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Is Daily Aspirin Intake Beneficial or Even Safe?

 For decades, it has been recommended to take a daily dose of aspirin as a means to prevent stroke or heart attack, and many of us do exactly that, considering it part of our daily preventative health routine. Unfortunately, this turned out not to be true. On the contrary, daily aspirin use has been found time and time again to harm human health in the long term, systematically increasing one’s risks of internal bleeding. According to these recent changes in international aspirin regulations, the majority of people, with some rare exceptions, shouldn’t take aspirin daily.

Who Should Stop Using Aspirin?

According to data from the National Health Survey in 2017, 7 million Americans are taking aspirin on the daily without consulting their physician. If we look at seniors, this trend intensifies even further, with nearly half of Americans past the age of 70 taking a daily small dose of aspirin. And this is only in the United States alone, with similar trends being also reported in other countries, such as Australia.
Clearly, the public is confused, as, for decades, they have been advised that micro-dosing aspirin can protect them from stroke and heart attack. In fact, in the past, everyone past their 50's, even healthy individuals with no risks of developing heart disease were suggested to take a small dose of aspirin to protect themselves from cardiovascular events and disability.
Recent large-scale research shows a very different picture… In fact, an increasing number of health organizations changed their tactics of recommending aspirin from a cap approach to a more selective treatment for a small group of patients. But why is that?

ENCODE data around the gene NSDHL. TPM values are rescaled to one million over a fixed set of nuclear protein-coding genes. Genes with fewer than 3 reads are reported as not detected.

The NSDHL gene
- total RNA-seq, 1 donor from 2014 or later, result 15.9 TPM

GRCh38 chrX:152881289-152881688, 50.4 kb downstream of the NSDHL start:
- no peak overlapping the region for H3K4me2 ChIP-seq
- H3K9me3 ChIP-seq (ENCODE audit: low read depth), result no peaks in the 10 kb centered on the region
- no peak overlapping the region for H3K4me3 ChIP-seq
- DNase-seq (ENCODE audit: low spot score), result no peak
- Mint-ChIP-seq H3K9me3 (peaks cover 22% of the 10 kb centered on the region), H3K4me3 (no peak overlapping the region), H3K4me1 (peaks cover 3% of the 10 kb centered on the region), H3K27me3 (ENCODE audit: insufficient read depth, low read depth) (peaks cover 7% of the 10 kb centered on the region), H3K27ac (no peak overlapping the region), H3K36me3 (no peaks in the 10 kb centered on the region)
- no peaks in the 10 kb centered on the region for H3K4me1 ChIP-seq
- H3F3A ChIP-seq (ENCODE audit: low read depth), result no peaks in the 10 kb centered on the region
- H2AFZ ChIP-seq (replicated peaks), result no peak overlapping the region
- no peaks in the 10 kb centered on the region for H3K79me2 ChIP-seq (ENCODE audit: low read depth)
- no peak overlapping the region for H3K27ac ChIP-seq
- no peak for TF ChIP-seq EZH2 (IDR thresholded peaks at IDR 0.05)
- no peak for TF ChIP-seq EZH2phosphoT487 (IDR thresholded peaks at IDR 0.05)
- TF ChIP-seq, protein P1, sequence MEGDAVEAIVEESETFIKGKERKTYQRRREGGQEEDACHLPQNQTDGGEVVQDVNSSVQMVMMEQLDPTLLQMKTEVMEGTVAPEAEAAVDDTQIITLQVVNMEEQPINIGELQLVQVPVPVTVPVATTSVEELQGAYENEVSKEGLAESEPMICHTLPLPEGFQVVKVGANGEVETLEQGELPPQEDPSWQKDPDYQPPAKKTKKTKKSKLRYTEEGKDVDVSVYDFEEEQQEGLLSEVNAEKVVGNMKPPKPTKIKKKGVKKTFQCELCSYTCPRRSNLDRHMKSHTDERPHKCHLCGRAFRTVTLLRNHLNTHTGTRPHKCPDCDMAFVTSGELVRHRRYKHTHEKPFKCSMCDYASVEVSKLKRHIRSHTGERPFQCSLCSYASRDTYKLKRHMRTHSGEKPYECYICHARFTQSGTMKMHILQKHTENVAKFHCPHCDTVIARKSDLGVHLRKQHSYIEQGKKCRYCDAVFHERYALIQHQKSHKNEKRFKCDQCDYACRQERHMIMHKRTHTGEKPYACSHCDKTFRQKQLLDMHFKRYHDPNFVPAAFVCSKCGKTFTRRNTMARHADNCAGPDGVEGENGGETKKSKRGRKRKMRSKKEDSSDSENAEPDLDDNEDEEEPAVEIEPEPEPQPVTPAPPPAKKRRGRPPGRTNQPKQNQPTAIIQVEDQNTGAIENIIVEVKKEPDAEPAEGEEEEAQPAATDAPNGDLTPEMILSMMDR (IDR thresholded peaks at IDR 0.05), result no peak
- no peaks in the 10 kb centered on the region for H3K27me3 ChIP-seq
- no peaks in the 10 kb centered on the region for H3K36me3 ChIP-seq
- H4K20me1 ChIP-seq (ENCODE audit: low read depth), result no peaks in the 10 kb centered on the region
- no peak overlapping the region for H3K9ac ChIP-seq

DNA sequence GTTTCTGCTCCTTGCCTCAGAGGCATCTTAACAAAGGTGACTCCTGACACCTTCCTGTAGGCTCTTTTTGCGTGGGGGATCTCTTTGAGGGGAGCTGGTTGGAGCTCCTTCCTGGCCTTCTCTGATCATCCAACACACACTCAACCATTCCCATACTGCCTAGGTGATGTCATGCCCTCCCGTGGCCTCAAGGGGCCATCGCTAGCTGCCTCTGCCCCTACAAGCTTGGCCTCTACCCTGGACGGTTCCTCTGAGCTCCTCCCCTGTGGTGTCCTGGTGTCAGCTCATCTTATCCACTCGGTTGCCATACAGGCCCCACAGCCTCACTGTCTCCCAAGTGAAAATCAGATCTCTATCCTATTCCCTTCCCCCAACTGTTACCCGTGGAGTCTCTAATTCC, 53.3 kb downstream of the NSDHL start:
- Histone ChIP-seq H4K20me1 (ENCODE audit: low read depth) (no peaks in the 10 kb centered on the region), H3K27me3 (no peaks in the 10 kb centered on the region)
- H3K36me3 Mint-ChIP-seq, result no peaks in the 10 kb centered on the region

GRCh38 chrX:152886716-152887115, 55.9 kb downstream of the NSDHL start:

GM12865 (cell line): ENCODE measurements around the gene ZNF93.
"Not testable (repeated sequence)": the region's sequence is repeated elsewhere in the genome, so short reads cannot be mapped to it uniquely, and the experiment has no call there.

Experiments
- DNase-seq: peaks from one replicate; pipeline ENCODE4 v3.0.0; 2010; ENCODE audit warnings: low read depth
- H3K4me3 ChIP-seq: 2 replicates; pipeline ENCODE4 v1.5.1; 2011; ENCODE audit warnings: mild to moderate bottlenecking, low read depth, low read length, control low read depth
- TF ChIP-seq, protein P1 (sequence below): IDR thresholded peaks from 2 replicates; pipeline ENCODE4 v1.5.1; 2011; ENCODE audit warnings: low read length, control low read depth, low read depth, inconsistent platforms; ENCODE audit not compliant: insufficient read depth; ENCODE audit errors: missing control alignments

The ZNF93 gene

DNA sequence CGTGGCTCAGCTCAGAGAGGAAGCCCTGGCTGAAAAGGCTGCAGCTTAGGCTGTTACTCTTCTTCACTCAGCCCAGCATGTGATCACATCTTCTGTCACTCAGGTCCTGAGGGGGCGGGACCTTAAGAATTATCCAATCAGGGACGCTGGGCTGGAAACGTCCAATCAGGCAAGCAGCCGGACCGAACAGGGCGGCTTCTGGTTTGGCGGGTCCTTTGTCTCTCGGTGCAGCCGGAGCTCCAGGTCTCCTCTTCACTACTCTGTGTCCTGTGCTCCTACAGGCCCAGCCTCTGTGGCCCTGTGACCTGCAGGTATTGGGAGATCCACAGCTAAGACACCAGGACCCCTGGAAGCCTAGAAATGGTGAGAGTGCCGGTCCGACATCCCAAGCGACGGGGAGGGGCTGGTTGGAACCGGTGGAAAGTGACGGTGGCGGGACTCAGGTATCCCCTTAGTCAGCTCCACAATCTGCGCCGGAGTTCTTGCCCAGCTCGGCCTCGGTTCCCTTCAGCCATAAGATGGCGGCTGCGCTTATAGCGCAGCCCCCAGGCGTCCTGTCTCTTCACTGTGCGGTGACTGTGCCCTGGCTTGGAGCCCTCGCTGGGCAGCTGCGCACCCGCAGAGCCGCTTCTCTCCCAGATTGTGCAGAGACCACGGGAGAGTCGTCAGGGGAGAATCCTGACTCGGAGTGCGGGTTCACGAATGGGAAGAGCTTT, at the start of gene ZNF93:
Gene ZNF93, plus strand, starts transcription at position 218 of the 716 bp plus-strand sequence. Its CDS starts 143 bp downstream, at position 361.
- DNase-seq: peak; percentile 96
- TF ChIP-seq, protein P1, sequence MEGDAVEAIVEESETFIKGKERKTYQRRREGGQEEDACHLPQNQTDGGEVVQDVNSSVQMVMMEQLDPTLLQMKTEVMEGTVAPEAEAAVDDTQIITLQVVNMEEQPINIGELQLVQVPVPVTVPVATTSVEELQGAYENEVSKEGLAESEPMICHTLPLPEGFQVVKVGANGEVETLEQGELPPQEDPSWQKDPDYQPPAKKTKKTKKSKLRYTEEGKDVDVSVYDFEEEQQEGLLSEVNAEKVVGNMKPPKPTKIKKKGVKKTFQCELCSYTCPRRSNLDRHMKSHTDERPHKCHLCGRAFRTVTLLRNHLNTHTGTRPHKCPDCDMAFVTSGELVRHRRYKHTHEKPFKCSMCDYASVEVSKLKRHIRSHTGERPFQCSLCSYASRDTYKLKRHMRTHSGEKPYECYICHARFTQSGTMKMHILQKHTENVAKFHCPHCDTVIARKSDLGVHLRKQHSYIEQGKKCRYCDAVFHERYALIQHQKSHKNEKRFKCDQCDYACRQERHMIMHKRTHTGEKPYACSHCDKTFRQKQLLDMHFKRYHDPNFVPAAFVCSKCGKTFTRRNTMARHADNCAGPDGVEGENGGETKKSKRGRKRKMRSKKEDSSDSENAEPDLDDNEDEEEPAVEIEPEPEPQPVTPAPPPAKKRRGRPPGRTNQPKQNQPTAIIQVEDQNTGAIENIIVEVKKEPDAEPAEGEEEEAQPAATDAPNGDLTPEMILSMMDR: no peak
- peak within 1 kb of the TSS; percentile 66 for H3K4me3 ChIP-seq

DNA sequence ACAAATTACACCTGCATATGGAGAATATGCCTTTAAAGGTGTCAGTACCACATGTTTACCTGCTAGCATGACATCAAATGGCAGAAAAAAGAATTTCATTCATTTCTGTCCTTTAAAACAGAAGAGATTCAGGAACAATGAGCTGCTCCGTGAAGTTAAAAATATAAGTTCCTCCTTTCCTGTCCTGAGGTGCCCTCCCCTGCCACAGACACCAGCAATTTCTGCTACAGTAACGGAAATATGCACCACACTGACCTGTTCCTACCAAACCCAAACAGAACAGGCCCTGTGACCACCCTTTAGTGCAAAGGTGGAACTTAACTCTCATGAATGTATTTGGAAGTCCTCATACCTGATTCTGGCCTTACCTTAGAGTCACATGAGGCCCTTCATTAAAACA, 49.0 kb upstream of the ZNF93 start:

daily aspirin intake woman taking a pill
The main reason for such a seemingly-rapid shift in perspective is due to several large-scale studies establishing that aspirin may actually not be effective or can even be harmful to the vast majority of people, with a few exceptions. According to one double-blind, randomized, placebo-controlled trial, placebo and aspirin were found to be indistinguishable in their ability to protect patients from disability over the course of 5 years.
Other studies further worsened the picture: not only was the aspirin incapable of protecting a person from disability, but it also increases one’s risk of mortality and internal bleeding.
The study reporting the internal bleeding risks looked at nearly 20,000 people over the course of nearly 5 years and found that daily aspirin intake significantly increased the risk of internal hemorrhage while not being able to protect the individuals from cardiovascular events compared to placebo. So, taking a sugar pill was just as effective at preventing stroke or a heart attack as was a small dose of aspirin, but unlike the placebo, aspirin also raised one's risk of internal bleeding.
The second study that had the same number of participants, nearly 20,000 individuals, past the age of 70 also found that otherwise healthy persons who took aspirin daily were more likely to die over the course of 5 years than those who took a placebo. All of these studies raised the alarm with regards to daily aspirin use, but one final study from the University of Auckland, New Zealand, helped us understand more specifically who can and who cannot benefit from regular aspirin use.
daily aspirin intake
The study aimed to isolate the group of people who would benefit from daily aspirin use. The team of researchers looked at 250.000 participants in the age range of 30-79 over the course of 5 years and found that the people who were more likely to benefit from regular aspirin intake were older and were at a higher risk of cardiovascular disease and had overall higher blood pressure and cholesterol levels.
Another group of individuals who typically benefit from daily aspirin use are those who have already had a stroke or a heart event in the past. All these findings urged major healthcare organizations, such as the American Heart Association, to reconsider their criteria and regulation of aspirin, and today, it’s highly recommended to consult a doctor before you decide to use aspirin as a preventative medication.
Healthy individuals especially should be careful about taking aspirin without a doctor's approval, as it can significantly increase one’s risk of internal bleeding and may have other harmful effects as well.
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